Gamers are spoilt for choice with the horror genre, especially on PC where you can find seemingly endless first-person experiences that bring with them plenty of frights and gruesome monsters to stalk you through hallways. You don’t find many modern horror games that looked like they belonged on an old Atari or ZX Spectrum though, and that’s exactly what you get with Faith: The Unholy Trinity.
Check out some screenshots down below:
Faith: The Unholy Trinity puts players in the role of a priest named John Ward as he looks to fix an exorcism gone wrong. With a vicious presence stalking him throughout this ordeal, the task is far from easy and constantly puts his life at risk – especially since it turns out there’s an evil cult at work behind the scenes, which is divulged into further as the game progresses.
It’d be easy to look at the game and expect a simplistic narrative experience that doesn’t get very deep, but I was pleasantly surprised at just how involving Faith: The Unholy Trinity was. Not only are there plenty of details of lore to be found across the environment, but it’s all genuinely unsettling and fits the horror vibe perfectly. It isn’t a dialogue-rich experience, but it’s hard not to find yourself engrossed in the demonic plot.
And hey, I’ve got to give a lot of love to the voice acting in the game. It sounds like it has come STRAIGHT from the old-school era thanks to its synthesised-style, but what else would you expect from a game that looks like this? Perfect.
“Not only are there plenty of details of lore to be found across the environment, but it’s all genuinely unsettling and fits the horror vibe perfectly.”
When it comes to the gameplay, things are a lot simpler. Players will traverse across a variety of locales with key landmarks found to show they’re heading in the right direction, all whilst raising their cross up with a button press to ward off any incoming demonic creatures. You can’t use your cross and walk at the same time so have to time its use carefully, especially since the creatures move at a faster speed than you, but nothing ever feels overly complex about it. And if they get you before you raise your cross? You’ll die, with no health bar here to give you a chance of survival. Thankfully, checkpoints are plentiful, so death never becomes too big of a deal.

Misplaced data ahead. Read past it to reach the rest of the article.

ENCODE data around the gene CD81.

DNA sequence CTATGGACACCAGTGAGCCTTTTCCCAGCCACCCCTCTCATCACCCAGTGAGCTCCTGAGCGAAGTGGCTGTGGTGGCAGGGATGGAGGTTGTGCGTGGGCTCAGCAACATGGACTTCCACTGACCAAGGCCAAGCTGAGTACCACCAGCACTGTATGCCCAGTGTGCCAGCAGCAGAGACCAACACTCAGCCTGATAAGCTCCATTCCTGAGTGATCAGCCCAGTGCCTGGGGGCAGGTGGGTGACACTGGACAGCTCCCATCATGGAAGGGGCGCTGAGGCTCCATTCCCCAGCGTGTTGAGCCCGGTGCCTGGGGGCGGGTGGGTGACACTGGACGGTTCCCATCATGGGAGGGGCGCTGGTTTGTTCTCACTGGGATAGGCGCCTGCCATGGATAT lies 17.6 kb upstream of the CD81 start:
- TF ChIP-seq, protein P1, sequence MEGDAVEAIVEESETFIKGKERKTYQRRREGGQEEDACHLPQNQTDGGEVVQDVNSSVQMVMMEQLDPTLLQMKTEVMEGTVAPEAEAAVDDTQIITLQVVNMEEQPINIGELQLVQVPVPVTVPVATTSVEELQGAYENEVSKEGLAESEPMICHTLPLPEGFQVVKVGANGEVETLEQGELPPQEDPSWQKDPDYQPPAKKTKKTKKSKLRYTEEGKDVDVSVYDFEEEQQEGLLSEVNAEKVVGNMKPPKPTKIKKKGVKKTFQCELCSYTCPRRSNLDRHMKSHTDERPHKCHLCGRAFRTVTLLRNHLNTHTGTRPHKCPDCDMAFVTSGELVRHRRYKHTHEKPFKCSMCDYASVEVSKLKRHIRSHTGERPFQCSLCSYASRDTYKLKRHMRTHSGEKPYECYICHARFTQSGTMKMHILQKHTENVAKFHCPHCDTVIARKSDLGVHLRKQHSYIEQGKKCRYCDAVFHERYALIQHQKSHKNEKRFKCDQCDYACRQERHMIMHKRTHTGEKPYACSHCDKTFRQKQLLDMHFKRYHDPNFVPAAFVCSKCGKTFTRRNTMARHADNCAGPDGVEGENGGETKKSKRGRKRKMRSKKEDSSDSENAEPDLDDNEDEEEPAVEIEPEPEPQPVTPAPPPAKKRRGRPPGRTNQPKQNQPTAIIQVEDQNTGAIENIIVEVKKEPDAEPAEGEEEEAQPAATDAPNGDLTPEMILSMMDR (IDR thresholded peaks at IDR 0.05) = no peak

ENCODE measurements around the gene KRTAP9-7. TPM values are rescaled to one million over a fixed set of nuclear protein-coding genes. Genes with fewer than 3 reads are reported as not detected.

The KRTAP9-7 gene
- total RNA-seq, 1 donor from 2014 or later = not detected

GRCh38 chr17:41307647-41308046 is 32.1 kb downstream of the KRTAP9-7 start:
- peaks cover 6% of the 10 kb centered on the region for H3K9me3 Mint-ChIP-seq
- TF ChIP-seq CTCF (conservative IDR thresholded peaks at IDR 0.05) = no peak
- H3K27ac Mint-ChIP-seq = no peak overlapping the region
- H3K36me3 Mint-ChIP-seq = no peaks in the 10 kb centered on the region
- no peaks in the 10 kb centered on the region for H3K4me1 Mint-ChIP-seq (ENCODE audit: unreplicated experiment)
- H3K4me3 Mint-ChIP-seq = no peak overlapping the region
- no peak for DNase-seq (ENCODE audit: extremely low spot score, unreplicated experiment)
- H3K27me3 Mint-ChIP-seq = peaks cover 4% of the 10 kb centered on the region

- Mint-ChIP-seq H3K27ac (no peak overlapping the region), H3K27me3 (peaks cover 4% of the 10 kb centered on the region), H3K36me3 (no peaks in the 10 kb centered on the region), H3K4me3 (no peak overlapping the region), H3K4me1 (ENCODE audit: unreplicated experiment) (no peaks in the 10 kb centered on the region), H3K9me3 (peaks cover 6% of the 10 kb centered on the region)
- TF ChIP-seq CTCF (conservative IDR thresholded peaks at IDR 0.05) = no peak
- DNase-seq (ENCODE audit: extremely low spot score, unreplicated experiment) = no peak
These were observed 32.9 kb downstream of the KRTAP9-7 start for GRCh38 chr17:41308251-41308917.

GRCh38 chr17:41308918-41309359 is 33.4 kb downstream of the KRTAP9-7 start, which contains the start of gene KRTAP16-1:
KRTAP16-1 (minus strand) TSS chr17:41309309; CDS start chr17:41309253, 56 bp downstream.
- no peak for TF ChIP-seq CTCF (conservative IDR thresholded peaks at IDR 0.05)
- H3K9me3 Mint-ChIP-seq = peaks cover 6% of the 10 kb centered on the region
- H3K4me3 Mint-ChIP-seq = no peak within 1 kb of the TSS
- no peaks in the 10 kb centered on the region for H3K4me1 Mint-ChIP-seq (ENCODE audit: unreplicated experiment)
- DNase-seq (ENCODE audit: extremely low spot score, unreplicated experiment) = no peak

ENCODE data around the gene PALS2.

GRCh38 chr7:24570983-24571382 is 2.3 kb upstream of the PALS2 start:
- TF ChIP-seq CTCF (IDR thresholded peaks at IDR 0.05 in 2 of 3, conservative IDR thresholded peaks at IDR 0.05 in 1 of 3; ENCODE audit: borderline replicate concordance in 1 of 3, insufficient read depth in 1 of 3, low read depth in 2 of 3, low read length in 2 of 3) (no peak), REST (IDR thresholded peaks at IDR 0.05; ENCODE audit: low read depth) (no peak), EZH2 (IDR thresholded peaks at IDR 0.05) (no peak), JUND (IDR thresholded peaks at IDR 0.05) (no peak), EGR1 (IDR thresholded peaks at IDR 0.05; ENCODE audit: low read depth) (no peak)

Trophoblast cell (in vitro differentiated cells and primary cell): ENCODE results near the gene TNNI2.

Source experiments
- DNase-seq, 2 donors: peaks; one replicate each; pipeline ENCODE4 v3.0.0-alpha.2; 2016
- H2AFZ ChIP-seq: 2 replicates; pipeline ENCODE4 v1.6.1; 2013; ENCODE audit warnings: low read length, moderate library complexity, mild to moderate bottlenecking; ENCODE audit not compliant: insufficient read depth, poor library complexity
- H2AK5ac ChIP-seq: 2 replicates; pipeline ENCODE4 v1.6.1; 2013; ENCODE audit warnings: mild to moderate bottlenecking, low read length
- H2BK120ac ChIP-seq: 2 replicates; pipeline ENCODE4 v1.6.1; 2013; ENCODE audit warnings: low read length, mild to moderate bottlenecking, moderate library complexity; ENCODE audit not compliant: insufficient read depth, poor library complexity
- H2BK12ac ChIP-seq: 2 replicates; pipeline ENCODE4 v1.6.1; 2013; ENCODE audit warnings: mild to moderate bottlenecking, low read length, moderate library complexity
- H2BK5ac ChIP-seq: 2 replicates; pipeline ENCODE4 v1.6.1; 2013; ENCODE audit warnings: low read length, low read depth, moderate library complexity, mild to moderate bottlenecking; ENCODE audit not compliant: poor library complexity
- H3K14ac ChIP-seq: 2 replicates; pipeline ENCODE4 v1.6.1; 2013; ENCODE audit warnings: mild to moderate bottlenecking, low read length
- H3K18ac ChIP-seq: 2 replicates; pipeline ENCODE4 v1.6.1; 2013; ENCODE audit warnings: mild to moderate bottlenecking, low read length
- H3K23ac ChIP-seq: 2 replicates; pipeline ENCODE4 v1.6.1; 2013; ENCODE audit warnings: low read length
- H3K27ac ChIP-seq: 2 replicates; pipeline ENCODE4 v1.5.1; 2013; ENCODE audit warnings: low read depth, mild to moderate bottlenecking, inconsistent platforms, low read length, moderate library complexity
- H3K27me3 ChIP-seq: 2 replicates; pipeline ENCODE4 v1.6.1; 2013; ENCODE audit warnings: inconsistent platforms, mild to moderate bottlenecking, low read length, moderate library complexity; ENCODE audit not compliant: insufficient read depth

The general gameplay loop is easy enough to figure out, so most players won’t face any real challenges there. Things do get spiced up a little in boss encounters where you’re expected to approach them a little differently, but the simplistic nature of the game means they’re never especially difficult. That doesn’t mean they’re not fun though, with the change of pace bringing something a little fresher to the experience, especially since simply lifting your cross over and over again to the minor enemies can feel a bit repetitive after a while. There are even a few puzzles thrown in the mix following the first chapter, and whilst they too are simple in design, it gives players a little something extra to do to add a bit of variety.
The simplicity of Faith: The Unholy Trinity may be a little off-putting to some, but I found it complemented the old-school nature that the game is trying to establish. There’s enough going on to ensure players won’t tire of it, whilst the shorter length (you can beat the game in around five hours) means it never runs out of steam. Sure, it would have been nice to have a bit of extra variety in some aspects of its design, but Faith: The Unholy Trinity has more than enough going on to keep horror fans glued to the screen.
Check out some screenshots down below:
The biggest sticking point for most will be the game’s visuals. Whilst many appreciate the retro aesthetic, it definitely won’t be for everyone. Personally? I loved it. The retro style was unlike anything I’ve seen in any other horror game, and whilst it doesn’t have the depth and detail seen in similar recent releases, it didn’t stop it from feeling very especially creepy. Furthermore, it has excellent rotoscope animated cutscenes that do maintain the retro stylings but with a livelier twist, which helps ensure the encounters with the game’s nasties or some key plot moments are shown off with more cinematic pizazz.
I think my favourite thing about Faith: The Unholy Trinity is how it feels like a genuinely unique horror experience. The genre is very saturated these days with games doing a lot of the same things, but I haven’t played something quite like this before. I’ll be the first to admit it’s not perfect and that the old-school stylings can make some aspects feel a little repetitive, but the storytelling is so effectively chilling and the presentation so unsettling that it’s hard not to get completely engrossed by the whole thing.
Faith: The Unholy Trinity Review
Faith: The Unholy Trinity is a unique horror experience that’s easy to get hooked into thanks to its unsettling atmosphere and storytelling. Whilst the gameplay is simplistic, it offers enough to ensure that players won’t tire of it by the time they reach the end, whilst the constant horrors of the demonic threats ensure that they’ll ALWAYS feel a little uneasy too. What else could you want from a horror game? It’s not perfect and I’m sure that the old-school style might not be for everyone, but I found Faith: The Unholy Trinity to be one of the more intriguing and enjoyable horror games that I’ve played for a long time.
Developer: Airdorf Games
Publisher: New Blood Interactive
Platform(s): PC (Reviewed)